Tuesday, June 27, 2017

Musk Ox Farm, and a Glacier

Musk Ox have no relation to oxen or cattle. They are a distant relative of the goat family. They got their name because they look like oxen and during the rut they pee on vegetation and then rub their faces in it. Thus they have a musky smell. Musk Ox.

OK, so I really didn't get to hug a living Musk Ox bull, nor get nose to nose with a cow. These two were taxidermies of herd members who had gone to the big pasture in the sky and were now in the Musk Ox Farm Museum.

What we did get to do was walk along the fence lines of some huge pastures on a beautiful day hearing about how the Musk Ox was saved from extinction and now has been reintroduced to the wild. This farm has the only domesticated herd in the world. 

We were able to get quite close to many of them along the fences. They are not being killed for meat, although it is said Musk Ox meat is some of the best there is. They are being selectively breed for docility and for qiviut production. Qiviut is the soft under-coat that  is combed out and harvested in spring and early summer. It is highly prized by knitters.

The horns are trimmed to avoid injury to the people who handle them. The two calves in this picture are about two months old.

Four little legs and a hairy rump. This little guy is trying to get a snack, but mom gently kicked him away. Weaning is not a gentle process.

The calves are born with a full qiviut under-coat. They shed it out and regrow a new one by fall. It is hair, not fur.

It was soon time to say good by to these hairy guys and head on down the road. My plan was to stop at the Matanuska Glacier State Recreation Site and stay in the overlook parking lot. I had found the information in my book that overnight parking was allowed for a small fee, and that there was a nice walk out to an observation deck.

I'm really trying to just go slow and enjoy what we see.

But, this was not to be. Craig could not get the Alfa as level as he wanted it to be. When you have a Norcold refrigerator this is very important. I wouldn't mind a nice, bigger capacity residential like many other Alfa owners have, but Craig loves his Norcold.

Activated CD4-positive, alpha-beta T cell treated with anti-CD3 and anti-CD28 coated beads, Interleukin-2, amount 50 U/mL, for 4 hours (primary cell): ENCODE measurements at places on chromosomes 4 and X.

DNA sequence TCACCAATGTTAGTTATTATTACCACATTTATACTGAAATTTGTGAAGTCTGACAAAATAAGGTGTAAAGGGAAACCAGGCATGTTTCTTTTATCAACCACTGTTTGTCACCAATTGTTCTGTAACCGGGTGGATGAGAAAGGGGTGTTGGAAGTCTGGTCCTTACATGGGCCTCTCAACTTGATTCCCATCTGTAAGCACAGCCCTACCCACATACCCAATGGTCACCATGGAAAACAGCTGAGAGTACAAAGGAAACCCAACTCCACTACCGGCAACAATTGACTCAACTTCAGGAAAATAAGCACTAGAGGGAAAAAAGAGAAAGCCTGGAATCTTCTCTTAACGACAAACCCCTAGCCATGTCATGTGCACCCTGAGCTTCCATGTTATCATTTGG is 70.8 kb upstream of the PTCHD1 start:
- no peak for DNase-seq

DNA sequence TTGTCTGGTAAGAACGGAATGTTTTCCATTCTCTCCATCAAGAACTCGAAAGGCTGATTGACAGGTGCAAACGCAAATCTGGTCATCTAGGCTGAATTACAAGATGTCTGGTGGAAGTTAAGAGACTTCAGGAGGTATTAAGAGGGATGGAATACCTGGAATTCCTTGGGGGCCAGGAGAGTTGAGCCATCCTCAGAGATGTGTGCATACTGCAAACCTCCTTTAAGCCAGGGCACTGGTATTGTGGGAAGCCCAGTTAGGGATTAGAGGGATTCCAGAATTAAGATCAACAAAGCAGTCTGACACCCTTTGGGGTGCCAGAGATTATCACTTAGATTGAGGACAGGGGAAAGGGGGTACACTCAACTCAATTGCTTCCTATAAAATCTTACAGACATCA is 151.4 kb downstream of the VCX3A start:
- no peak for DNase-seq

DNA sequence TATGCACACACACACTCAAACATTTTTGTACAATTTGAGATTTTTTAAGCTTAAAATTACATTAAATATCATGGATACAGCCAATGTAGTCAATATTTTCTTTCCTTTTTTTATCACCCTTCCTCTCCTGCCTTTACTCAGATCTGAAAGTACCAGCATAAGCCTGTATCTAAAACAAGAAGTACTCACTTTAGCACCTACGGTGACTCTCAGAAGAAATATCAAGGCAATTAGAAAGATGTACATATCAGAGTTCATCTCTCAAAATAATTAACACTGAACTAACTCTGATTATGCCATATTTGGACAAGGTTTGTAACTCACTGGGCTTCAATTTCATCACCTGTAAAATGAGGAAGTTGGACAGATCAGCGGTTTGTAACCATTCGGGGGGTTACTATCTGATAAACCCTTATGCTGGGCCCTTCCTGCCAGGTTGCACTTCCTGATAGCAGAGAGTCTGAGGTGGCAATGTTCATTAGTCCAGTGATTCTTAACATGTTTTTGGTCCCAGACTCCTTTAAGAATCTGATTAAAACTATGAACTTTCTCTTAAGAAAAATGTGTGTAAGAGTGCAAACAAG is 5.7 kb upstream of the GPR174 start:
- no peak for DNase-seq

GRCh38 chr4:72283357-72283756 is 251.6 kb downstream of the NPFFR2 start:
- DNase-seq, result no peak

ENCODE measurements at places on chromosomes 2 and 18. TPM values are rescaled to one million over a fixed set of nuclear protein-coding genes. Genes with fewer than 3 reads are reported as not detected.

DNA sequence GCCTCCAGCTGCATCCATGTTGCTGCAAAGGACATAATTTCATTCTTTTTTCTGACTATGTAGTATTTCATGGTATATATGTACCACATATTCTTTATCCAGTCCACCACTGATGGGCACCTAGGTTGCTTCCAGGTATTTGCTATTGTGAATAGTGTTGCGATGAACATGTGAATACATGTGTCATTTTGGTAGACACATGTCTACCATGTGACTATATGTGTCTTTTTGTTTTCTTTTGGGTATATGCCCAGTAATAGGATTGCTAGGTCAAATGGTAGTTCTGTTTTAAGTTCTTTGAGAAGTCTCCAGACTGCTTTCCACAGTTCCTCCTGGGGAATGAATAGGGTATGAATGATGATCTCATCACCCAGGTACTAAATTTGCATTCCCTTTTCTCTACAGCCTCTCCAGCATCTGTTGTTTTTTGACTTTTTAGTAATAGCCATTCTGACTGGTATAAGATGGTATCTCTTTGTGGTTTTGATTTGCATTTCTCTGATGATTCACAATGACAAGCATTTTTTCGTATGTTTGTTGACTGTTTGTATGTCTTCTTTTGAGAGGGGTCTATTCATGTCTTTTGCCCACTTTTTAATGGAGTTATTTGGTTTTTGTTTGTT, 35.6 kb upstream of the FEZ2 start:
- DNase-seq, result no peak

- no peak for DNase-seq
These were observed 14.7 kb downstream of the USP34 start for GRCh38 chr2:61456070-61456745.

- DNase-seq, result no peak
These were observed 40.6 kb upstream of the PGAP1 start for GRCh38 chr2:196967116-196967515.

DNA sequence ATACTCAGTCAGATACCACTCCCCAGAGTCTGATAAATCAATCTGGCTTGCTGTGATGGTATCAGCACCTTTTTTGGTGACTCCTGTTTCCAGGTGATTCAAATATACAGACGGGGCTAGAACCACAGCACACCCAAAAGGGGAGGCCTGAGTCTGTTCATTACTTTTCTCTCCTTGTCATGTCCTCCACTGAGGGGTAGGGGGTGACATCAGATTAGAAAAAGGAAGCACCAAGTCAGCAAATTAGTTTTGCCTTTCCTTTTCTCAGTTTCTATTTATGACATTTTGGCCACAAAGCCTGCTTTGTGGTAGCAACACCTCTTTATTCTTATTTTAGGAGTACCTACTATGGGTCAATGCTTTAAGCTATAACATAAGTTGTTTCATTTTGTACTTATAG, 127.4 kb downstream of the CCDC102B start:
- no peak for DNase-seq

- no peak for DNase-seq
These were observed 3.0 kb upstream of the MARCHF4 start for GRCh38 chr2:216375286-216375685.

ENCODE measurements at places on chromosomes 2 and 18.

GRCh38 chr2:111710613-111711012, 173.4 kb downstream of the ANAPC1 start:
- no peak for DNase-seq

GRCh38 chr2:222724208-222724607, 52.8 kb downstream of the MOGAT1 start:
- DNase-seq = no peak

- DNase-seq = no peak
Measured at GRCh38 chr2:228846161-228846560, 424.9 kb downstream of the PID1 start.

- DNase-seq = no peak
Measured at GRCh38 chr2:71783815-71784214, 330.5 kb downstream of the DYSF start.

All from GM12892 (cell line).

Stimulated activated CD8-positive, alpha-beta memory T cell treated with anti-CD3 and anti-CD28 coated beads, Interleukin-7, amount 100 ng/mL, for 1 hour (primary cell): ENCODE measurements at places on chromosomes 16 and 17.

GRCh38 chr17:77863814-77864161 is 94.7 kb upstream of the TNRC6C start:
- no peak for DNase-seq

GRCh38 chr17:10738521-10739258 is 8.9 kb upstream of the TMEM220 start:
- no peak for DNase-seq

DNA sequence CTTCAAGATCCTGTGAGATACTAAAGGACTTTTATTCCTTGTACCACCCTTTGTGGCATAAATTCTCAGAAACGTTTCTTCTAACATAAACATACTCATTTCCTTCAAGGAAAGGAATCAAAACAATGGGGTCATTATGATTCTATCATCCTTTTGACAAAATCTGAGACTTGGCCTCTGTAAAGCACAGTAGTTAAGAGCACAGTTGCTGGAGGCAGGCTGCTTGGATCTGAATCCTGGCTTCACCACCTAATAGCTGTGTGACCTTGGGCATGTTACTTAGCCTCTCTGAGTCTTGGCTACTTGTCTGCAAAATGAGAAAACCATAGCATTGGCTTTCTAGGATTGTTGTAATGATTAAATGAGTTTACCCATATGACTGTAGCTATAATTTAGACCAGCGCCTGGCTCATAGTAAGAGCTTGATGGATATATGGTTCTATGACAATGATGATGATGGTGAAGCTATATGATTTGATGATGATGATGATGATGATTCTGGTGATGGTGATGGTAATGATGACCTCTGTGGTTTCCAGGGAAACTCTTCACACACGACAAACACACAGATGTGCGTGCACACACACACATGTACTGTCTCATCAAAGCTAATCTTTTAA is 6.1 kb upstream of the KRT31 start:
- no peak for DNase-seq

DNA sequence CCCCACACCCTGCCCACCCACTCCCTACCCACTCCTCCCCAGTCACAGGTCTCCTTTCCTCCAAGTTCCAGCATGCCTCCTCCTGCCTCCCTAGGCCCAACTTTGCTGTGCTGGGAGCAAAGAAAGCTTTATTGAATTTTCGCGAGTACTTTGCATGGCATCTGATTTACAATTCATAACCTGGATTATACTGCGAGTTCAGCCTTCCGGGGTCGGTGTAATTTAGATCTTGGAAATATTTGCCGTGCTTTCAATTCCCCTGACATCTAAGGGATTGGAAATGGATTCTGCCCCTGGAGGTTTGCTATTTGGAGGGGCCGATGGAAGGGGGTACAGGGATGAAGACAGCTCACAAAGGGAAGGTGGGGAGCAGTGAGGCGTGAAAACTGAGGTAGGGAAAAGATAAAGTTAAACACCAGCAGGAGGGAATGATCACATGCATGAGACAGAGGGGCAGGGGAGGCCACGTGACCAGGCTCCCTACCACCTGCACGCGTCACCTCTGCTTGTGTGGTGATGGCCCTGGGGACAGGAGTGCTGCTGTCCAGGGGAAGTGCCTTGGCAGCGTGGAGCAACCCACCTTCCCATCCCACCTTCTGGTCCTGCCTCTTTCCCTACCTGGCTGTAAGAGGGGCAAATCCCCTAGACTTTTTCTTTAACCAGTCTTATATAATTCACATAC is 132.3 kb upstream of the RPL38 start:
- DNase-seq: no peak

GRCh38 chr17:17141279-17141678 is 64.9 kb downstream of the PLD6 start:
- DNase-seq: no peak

So we were unable to stay there, and did not even go on the walk. Fortunately there was a great turnout quite close and we got a nice picture.

We ended up at a park in Glennallen.  Next, we are heading over to Valdez.
Months ago when looking at where to go in Alaska I felt a bit overwhelmed. Knowing it was a good idea to have a reservation for the 4th of July week, I picked Valdez. 

Our daughter and grandsons are coming to Alaska for a week and we will be meeting them in Valdez.  It should be fun.


  1. Strange looking creatures - they look like they are out of a prehistoric diorama. What fun that your daughter and grands will be joining you. Enjoy.

  2. Thanks so much for sharing this with us. I've never seen musk oxen outside of a zoo. The setting for this farm is very photogenic.

  3. Neat! I'd love to meet a musk ox!

  4. Nice that you got to experience the Muskox and the nn move on down the road for more fun.

  5. Who knew that I would learn so much about musk oxen? Always enjoyable, Merikay!

  6. I've been behind on my blog reading. How cool to see you up in Alaska! RV friends of ours workcamped at Glenallen last year. What a wonderful summer you'll have!


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